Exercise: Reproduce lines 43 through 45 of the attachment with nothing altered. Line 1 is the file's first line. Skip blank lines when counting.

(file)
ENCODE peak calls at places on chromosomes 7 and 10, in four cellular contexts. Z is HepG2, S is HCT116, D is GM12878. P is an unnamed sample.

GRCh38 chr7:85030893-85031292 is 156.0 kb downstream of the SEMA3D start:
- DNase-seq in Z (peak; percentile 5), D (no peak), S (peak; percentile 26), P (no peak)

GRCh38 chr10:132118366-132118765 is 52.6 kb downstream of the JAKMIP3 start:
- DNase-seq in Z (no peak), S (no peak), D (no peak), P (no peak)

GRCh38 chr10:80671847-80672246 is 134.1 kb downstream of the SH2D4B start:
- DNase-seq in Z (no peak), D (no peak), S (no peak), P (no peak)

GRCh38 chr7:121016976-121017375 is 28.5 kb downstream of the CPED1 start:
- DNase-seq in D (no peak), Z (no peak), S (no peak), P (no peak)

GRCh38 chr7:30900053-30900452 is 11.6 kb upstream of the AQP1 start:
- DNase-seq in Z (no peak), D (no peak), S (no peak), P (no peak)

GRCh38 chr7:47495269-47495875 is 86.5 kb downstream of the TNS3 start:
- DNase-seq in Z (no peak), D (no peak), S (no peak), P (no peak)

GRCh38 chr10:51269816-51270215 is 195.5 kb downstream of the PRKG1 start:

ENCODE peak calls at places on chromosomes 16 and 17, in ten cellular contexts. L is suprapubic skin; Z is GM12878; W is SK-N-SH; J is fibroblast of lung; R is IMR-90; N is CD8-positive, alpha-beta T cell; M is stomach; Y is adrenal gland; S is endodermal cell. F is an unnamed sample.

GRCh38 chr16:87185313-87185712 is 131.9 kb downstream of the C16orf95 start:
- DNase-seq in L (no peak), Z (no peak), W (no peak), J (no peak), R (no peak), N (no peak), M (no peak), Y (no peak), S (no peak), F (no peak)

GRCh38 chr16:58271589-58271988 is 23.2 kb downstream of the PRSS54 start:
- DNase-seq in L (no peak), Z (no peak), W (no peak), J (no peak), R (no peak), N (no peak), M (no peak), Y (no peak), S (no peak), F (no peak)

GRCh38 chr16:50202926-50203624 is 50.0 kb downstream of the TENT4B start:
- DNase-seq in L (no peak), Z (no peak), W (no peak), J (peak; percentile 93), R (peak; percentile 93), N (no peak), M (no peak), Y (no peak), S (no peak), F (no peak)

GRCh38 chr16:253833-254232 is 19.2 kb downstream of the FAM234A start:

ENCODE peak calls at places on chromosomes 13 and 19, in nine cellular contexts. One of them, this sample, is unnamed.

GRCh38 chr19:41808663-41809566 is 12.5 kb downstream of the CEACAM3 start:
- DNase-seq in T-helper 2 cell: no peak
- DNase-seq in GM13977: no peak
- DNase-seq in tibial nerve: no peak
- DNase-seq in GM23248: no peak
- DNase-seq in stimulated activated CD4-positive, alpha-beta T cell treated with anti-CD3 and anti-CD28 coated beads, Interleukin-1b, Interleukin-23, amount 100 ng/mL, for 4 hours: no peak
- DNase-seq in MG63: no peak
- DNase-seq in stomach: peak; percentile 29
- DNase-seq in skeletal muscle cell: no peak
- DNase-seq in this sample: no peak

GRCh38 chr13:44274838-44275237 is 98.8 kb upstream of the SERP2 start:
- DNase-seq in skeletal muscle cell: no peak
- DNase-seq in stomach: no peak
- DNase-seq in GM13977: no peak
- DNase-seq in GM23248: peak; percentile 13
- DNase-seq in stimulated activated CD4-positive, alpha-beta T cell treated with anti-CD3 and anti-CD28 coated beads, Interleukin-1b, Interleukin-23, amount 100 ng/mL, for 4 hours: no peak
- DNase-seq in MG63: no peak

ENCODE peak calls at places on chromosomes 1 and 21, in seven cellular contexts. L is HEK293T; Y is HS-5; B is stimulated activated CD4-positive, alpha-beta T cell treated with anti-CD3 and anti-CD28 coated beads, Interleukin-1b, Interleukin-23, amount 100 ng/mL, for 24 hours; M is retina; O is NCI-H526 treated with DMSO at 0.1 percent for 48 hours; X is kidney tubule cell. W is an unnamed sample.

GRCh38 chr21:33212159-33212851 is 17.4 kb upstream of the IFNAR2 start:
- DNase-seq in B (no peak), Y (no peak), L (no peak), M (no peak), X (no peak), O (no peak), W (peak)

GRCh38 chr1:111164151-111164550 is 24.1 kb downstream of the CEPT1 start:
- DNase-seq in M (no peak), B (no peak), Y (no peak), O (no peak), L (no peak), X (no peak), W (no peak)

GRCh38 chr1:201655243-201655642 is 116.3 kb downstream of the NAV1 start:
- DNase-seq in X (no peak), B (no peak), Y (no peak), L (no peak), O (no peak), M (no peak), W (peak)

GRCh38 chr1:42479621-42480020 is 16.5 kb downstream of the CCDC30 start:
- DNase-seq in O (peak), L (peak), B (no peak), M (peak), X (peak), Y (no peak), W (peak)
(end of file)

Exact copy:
- DNase-seq in B (no peak), Y (no peak), L (no peak), M (no peak), X (no peak), O (no peak), W (peak)

GRCh38 chr1:111164151-111164550 is 24.1 kb downstream of the CEPT1 start:
- DNase-seq in M (no peak), B (no peak), Y (no peak), O (no peak), L (no peak), X (no peak), W (no peak)